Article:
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Full text of "Mathematical And Physical Papers - Iii"

218             ON THE  CONDUCTION  OF  HEAT  IN  CRYSTALS.
and two, those which belong to the same pair being situated at equal distances from the two faces respectively, the isothermal curves belonging to the same temperature in the two systems will be of equal magnitude, provided that the exterior conductivity h have the same value for the two faces. The last condition is satisfied, according to what has been already remarked, when the two faces are covered by a thin coating of the same substance, which regulates the exterior conductivity; but it is probable that it may be satisfied generally even if the faces be left bare, provided that they have the same degree of polish*.
The experiments of M. de Senannont bear directly on the first two cases mentioned above. In the case of crystals which exhibited three different conductivities, it was found that when three plates were cut in the directions of the three principal planes, the ratio of the principal axes of the ellipses formed on one plate, as determined by observation, agreed very closely with the result calculated from the ratios which had previously been determined by observation from the other two plates. An interesting experiment bearing on the second case is described by M. de Senarmont in his second paper (p. 187). A rather thick plate of quartz, inclined to the axis at an angle of 45, was drilled in a direction perpendicular to its plane, and heated by means of a wire inserted into the hole, after its two faces had been covered with wax. The curves marked out on the two faces approximated to the two bases of an elliptic cylinder, symmetrical with respect to the principal plane, and having its axis inclined towards the axis of the crystal, (which in quartz is the direction of greatest conductivity,) so as to cross the wire, which was perpendicular to the plate. The carves however were not elliptical but egg-shaped, having their axes of symmetry situated in the principal plane, the end at which the curvature was least being that which was nearest to the wire, so that the blunt ends on the two faces were turned in opposite directions, the curves being in other respects alike. It will be seen at once that the symmetry of the curves with respect to the principal plane, the obliquity of the line joining their centres,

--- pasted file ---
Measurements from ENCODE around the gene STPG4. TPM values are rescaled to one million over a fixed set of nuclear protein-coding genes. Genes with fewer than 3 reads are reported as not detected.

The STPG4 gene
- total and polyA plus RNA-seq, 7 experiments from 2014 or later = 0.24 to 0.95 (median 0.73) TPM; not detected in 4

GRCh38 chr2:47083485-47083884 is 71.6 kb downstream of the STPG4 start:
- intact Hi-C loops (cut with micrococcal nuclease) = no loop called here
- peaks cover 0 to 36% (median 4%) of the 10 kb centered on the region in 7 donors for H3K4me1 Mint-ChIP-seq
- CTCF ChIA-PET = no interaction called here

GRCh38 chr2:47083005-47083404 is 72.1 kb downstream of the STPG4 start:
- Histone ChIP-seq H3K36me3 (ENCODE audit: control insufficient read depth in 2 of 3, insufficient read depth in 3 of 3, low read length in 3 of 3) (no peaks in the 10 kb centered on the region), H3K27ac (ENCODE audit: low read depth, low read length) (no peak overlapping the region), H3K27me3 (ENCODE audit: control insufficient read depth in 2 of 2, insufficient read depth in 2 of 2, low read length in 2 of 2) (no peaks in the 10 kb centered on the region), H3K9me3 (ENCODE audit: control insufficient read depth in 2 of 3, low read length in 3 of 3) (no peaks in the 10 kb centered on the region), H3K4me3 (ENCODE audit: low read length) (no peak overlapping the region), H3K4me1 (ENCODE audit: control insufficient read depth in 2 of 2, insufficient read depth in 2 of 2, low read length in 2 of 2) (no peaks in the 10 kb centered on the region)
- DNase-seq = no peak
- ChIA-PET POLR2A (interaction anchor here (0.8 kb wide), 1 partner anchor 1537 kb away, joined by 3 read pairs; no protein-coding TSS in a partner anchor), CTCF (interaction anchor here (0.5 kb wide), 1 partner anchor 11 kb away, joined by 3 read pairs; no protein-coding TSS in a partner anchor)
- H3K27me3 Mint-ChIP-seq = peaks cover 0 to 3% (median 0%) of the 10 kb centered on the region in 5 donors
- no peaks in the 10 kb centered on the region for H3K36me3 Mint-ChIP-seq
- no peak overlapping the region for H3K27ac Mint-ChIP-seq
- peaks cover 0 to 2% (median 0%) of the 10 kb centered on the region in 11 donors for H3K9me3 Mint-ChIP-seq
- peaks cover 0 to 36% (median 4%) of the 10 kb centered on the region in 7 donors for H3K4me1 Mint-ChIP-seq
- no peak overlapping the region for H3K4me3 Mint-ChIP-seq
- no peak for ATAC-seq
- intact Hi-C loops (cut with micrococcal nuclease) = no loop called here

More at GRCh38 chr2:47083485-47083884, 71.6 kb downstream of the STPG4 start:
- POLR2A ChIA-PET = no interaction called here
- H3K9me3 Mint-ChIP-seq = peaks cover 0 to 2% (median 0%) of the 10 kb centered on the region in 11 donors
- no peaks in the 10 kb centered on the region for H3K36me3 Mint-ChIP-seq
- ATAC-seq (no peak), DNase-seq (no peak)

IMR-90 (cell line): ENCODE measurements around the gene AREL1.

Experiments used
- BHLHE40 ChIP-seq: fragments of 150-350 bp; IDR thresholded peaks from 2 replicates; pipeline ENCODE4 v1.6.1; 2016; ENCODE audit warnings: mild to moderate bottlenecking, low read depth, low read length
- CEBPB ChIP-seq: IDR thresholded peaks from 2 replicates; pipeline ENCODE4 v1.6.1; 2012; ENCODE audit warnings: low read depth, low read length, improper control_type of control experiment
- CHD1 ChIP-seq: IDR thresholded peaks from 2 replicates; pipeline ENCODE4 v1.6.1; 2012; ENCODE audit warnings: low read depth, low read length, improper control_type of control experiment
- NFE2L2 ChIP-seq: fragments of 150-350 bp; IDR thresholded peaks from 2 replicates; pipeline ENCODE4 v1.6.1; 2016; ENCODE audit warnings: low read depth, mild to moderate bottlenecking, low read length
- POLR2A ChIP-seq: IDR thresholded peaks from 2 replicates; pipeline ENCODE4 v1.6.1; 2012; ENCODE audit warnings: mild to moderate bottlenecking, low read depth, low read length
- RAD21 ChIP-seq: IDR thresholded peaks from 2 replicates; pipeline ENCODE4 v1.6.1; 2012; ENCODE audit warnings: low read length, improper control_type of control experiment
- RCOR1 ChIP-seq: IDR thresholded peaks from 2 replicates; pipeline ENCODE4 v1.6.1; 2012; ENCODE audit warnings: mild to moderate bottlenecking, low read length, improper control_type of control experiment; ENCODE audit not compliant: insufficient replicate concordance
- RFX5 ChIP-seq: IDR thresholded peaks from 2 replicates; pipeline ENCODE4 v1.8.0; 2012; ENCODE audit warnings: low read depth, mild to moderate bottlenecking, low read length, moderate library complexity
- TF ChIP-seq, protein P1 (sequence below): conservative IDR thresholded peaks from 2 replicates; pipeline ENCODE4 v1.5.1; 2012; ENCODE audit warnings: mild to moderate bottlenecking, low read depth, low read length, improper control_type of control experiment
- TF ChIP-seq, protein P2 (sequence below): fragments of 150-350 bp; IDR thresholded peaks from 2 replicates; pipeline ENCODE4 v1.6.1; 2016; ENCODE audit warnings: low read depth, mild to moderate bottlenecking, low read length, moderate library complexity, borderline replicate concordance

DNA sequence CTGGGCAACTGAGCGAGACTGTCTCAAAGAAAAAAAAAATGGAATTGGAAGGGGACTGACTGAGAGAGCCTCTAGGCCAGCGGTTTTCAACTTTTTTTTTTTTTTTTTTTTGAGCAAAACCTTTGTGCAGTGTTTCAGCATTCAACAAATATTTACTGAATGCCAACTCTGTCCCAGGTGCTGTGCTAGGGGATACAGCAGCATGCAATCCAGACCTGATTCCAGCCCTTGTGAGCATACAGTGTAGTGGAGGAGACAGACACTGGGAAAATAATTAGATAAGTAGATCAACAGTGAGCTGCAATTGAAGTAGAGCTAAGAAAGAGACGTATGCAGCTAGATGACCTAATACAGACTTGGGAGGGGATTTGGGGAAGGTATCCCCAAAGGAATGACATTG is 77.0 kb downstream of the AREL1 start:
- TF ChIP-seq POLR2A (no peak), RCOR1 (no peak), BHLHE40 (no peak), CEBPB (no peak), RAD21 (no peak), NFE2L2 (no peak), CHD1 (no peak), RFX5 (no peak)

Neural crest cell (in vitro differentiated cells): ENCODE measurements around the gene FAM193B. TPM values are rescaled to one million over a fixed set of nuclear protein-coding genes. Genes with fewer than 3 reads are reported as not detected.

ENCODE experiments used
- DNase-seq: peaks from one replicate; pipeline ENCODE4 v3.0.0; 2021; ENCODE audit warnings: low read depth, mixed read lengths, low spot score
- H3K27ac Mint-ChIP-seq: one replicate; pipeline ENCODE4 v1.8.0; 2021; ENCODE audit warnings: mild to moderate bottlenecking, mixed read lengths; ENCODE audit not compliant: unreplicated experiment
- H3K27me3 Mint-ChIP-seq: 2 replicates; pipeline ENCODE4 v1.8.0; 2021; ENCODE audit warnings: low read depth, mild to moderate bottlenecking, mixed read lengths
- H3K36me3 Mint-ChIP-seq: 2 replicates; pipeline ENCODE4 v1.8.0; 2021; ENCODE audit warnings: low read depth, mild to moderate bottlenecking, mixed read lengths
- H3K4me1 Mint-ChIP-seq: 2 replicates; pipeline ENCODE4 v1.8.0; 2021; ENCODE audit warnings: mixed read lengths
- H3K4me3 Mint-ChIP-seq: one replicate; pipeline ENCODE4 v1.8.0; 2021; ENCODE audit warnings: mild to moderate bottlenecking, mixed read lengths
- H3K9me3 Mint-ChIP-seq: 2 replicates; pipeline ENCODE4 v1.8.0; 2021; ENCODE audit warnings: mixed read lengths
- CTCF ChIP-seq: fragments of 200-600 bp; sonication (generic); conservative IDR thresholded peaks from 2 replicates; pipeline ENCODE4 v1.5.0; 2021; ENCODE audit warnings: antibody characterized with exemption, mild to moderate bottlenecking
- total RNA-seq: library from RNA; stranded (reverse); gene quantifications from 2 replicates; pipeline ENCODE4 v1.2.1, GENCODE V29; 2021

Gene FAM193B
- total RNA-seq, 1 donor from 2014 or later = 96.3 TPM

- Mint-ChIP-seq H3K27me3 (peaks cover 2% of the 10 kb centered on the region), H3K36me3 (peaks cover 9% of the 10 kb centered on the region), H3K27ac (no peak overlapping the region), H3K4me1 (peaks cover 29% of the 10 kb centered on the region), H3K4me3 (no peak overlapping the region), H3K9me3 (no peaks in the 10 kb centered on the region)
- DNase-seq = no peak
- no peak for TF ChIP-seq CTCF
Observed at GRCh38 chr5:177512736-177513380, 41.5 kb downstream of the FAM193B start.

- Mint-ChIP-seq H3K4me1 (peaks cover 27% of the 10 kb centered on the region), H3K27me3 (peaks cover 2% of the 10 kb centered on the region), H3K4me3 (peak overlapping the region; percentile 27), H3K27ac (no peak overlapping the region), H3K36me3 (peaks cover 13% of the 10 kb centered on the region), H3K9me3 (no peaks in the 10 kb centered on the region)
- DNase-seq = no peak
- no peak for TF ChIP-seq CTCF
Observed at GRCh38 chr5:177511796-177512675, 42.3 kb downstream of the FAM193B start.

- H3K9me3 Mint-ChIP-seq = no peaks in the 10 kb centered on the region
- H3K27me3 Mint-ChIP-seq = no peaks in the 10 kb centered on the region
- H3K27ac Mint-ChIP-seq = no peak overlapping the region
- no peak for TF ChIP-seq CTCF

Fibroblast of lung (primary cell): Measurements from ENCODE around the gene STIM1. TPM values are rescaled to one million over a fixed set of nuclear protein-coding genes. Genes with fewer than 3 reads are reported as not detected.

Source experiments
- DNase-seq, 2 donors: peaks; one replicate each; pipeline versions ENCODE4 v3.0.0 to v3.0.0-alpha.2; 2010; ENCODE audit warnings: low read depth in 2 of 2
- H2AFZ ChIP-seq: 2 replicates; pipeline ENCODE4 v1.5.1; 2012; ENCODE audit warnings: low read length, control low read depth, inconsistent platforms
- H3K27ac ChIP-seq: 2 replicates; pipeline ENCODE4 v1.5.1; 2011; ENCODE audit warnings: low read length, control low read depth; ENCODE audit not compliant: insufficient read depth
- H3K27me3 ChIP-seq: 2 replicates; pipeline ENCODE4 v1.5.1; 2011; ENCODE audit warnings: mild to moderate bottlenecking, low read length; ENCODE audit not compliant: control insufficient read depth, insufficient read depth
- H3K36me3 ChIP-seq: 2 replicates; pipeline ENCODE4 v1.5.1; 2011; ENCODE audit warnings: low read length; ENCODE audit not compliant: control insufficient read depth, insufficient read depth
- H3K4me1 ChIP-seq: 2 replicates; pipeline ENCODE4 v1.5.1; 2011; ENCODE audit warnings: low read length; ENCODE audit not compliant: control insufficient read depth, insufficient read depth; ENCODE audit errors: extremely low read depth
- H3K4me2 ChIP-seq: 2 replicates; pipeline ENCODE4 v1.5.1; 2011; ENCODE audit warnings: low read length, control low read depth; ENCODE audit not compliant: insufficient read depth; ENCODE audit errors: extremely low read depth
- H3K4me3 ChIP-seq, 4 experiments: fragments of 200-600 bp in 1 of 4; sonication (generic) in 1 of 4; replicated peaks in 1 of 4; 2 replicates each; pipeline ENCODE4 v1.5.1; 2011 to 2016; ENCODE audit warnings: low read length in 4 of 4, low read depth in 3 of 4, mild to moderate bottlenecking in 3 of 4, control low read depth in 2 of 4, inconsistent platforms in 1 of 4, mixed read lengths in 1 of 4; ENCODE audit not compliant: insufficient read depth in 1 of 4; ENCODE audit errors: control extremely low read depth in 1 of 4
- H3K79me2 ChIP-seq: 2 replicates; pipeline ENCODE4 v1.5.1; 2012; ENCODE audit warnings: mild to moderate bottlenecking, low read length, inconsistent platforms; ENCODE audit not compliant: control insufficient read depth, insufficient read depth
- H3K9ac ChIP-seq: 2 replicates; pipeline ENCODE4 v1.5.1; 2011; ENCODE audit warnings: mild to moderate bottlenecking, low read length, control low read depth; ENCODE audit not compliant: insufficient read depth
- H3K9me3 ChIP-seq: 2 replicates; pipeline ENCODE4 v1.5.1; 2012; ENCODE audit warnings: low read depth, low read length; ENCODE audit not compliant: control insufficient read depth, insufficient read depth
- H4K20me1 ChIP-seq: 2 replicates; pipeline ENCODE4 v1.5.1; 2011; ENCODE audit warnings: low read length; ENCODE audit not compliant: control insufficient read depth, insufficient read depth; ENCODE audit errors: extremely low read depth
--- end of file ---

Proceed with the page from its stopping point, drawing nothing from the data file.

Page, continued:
* This result follows readily from the theory of molecular radiation, according to the suppositions usually made.